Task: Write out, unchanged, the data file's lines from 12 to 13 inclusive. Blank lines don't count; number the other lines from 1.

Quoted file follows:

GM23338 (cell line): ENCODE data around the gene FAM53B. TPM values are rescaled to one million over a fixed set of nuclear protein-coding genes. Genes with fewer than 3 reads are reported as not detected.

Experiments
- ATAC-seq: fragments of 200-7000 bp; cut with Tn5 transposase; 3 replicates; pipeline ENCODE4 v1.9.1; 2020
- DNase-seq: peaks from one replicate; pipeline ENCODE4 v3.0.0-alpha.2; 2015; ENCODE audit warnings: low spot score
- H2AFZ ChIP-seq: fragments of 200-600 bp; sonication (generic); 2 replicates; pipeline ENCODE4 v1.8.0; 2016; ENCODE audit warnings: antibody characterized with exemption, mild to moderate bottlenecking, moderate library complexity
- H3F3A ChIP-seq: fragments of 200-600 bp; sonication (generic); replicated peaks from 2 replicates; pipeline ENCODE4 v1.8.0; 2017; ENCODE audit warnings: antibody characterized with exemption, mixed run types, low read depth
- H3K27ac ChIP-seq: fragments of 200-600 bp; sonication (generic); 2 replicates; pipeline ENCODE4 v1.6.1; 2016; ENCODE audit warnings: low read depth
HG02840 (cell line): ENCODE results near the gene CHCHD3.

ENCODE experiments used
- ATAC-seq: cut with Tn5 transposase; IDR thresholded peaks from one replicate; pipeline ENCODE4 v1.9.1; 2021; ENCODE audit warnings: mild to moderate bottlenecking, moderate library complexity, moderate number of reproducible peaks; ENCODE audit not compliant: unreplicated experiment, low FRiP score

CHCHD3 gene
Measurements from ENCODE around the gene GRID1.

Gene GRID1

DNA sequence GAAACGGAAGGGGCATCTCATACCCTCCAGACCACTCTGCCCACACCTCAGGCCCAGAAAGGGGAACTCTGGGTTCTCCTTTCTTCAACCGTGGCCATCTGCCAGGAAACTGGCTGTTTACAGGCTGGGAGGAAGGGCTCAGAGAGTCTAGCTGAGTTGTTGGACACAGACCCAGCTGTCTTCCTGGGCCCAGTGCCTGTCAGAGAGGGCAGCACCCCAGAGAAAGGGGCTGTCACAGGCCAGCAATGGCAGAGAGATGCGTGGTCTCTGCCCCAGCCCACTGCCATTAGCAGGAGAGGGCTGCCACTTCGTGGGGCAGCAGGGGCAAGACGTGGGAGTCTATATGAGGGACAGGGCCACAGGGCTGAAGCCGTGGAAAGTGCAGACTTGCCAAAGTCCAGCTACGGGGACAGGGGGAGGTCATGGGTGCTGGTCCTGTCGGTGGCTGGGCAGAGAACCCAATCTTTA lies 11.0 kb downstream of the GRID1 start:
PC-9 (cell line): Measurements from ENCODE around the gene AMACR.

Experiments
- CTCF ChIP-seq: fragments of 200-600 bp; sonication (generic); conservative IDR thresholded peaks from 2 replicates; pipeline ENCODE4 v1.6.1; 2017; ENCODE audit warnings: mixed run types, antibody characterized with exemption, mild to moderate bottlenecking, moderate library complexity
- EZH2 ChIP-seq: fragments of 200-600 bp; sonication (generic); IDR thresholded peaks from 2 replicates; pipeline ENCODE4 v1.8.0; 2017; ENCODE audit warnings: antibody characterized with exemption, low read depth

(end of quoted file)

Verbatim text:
Measurements from ENCODE around the gene GRID1.

Gene GRID1